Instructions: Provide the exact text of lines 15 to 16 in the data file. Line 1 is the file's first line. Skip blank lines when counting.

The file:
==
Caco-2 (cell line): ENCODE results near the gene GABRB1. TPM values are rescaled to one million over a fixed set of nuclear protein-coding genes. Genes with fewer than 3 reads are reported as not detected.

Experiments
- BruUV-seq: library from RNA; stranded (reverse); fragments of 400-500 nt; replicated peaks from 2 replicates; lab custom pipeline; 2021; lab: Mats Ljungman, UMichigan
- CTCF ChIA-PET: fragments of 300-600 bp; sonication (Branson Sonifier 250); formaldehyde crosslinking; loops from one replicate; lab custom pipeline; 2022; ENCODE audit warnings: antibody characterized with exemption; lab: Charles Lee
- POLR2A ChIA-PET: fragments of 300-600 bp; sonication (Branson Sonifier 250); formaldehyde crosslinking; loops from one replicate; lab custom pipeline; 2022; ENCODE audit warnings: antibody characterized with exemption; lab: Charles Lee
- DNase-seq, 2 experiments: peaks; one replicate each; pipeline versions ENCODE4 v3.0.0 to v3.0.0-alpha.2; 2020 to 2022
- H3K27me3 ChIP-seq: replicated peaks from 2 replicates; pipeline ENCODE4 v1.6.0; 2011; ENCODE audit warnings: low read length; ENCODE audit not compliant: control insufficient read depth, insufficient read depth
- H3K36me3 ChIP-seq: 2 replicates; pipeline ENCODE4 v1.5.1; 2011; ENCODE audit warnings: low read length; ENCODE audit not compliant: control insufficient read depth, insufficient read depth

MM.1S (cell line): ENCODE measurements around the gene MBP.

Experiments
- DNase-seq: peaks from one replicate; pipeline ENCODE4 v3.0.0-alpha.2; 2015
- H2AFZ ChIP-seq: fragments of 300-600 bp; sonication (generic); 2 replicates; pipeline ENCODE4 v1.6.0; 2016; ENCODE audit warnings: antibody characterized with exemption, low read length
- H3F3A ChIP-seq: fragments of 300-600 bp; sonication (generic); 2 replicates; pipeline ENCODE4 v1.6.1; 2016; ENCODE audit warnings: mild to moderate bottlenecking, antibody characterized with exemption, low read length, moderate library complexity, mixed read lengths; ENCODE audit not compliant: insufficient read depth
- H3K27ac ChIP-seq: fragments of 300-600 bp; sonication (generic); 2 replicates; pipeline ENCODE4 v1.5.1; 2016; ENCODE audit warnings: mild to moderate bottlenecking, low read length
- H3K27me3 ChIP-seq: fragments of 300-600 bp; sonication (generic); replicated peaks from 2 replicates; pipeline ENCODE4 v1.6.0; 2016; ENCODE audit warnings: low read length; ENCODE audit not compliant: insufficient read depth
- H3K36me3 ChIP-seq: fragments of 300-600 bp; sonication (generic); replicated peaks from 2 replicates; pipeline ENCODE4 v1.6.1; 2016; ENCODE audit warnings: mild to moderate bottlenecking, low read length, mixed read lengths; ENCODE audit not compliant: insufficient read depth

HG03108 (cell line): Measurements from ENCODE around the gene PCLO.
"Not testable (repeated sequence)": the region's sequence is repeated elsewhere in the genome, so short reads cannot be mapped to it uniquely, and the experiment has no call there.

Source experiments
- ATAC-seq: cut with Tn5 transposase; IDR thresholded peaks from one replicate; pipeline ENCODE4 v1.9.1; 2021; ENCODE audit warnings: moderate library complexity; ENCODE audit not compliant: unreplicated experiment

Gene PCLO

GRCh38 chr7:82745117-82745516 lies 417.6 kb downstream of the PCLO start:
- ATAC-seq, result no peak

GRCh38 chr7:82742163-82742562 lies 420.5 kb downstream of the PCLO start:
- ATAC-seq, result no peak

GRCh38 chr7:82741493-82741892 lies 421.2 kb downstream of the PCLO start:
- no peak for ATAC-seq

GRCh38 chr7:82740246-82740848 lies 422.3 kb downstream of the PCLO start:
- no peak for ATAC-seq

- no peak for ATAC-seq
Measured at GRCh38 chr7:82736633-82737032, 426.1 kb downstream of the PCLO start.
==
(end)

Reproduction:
- H3K27me3 ChIP-seq: fragments of 300-600 bp; sonication (generic); replicated peaks from 2 replicates; pipeline ENCODE4 v1.6.0; 2016; ENCODE audit warnings: low read length; ENCODE audit not compliant: insufficient read depth
- H3K36me3 ChIP-seq: fragments of 300-600 bp; sonication (generic); replicated peaks from 2 replicates; pipeline ENCODE4 v1.6.1; 2016; ENCODE audit warnings: mild to moderate bottlenecking, low read length, mixed read lengths; ENCODE audit not compliant: insufficient read depth